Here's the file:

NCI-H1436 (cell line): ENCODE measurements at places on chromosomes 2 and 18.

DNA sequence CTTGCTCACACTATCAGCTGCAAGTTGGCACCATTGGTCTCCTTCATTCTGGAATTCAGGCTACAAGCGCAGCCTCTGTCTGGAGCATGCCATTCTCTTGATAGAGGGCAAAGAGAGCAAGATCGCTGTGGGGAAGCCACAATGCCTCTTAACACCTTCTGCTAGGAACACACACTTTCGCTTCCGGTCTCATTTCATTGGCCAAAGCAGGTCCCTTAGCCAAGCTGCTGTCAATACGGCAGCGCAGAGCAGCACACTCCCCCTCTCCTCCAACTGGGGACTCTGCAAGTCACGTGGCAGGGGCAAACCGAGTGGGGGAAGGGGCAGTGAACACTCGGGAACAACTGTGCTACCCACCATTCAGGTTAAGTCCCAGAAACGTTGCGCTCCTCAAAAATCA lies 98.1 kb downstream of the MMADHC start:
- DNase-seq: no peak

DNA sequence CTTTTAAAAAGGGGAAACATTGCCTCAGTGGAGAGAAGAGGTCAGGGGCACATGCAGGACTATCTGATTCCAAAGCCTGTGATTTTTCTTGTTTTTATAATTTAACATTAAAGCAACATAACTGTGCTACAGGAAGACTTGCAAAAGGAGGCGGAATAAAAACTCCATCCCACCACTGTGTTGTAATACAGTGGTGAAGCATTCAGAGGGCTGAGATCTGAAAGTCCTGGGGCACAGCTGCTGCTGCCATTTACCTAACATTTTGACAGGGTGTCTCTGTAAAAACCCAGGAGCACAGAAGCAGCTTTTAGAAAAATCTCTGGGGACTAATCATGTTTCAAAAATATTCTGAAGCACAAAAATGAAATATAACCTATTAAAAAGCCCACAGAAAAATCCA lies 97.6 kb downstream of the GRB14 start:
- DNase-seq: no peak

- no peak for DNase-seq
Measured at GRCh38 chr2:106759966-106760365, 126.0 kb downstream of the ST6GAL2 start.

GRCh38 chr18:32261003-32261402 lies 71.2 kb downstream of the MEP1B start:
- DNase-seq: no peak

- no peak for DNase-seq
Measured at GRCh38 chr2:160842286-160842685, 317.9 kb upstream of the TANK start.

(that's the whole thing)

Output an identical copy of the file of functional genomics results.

NCI-H1436 (cell line): ENCODE measurements at places on chromosomes 2 and 18.

DNA sequence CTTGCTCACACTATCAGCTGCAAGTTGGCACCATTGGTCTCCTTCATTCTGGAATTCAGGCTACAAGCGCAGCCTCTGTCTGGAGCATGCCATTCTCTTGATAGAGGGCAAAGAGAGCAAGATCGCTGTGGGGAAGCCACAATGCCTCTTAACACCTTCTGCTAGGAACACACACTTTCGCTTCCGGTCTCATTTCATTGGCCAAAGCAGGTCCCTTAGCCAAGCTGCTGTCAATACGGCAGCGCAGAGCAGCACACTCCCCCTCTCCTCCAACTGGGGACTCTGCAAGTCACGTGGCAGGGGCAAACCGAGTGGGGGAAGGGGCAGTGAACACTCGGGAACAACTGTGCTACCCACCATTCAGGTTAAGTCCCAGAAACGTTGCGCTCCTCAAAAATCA lies 98.1 kb downstream of the MMADHC start:
- DNase-seq: no peak

DNA sequence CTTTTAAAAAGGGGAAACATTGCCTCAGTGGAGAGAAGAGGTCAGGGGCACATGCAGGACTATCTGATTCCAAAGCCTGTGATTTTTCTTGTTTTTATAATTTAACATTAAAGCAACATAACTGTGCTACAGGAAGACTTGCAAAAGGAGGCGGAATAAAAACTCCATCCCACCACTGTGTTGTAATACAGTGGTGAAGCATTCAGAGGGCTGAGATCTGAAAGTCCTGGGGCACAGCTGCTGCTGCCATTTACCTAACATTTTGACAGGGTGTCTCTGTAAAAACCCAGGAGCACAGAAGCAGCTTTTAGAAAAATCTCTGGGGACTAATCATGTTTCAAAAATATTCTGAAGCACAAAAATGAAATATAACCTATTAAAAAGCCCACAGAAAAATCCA lies 97.6 kb downstream of the GRB14 start:
- DNase-seq: no peak

- no peak for DNase-seq
Measured at GRCh38 chr2:106759966-106760365, 126.0 kb downstream of the ST6GAL2 start.

GRCh38 chr18:32261003-32261402 lies 71.2 kb downstream of the MEP1B start:
- DNase-seq: no peak

- no peak for DNase-seq
Measured at GRCh38 chr2:160842286-160842685, 317.9 kb upstream of the TANK start.